June 17, 2019
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BoxLock secures your booty against porch pirates

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This clever – if expensive – product is called the BoxLock and it is a keyless padlock that lets your package delivery person scan and drop off your packages into a locked box. The system essentially watches for a shipping event and then waits for the right barcode before opening. Once the delivery person scans the package, the lock opens, the delivery person sticks the package in a box or shed (not included) and locks it back up. You then go and grab your package at your leisure.

The lock costs $129.

The company appeared on everyone’s favorite show, Shark Tank, where they demonstrated the system with a fake door and fake UPS dude.

The internal battery lasts 30 days on one charge and it connects to your phone and house via Wi-Fi. While the system does require a box – it’s called BoxLock, after all, not LockBox – it’s a clever solution to those pesky porch pirates who endlessly steal my YorkieLoversBox deliveries.

The canaries in a coal mine

in architecture/Delhi/Doors/Economy/fitbit/Gadgets/Gates/Home Automation/India/lock/Politics/smart lock/Startups/TC/Wal-Mart by

I’ve seen startups come and go over the years and I was particularly interested to see what happened to August Smart locks today. The company originally tapped Yves Behar to make a better smart lock, one that would meld with the sensitivities of a certain kind of smart home stylist with the high-concept, high-tech design of the Nest thermostat. The products, while beautiful, were unusable in most situations that you’d want a smart lock. As Matt Burns noted, there’s a reason they were selling the locks in Best Buy and not Home Depot.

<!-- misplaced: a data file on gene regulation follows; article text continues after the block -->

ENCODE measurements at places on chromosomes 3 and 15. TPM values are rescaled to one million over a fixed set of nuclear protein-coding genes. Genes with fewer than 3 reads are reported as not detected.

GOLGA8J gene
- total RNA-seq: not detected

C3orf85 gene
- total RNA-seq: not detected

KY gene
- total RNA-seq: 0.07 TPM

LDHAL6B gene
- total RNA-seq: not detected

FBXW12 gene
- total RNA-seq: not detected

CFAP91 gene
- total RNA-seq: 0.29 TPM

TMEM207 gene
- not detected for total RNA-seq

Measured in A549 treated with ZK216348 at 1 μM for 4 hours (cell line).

Why were they unusable? Because they essentially rethought the way locks would work. Take the deadbolt, for example. The August solution was to replace the outer lock and cylinder with their product, leaving in place the inner knob and all of the deadbolt hardware. It was the ultimate facade. This solution obviously reduced the cost and complexity but also required matching your current deadbolt to the new August actuator or buying a new deadbolt and throwing away the outside cylinder. Further, you were sunk if you wanted to put this thing onto new construction. Finally, unless you added an extra keypad, it was useless for homes with children.

While we’re throwing stones, it’s also interesting to note that the company’s latest product, a smart doorbell, could not be used in old construction. The doorbell was actually a three-by-three-inch box with a camera and button on it. This would never fit in the average home where the doorbell is a half-inch by three-inch rectangle.

In other words, the ideal August customer didn’t exist or instead existed solely in the company’s promotional photographs. They got acquired primarily for their potentially lucrative Wal-Mart contract.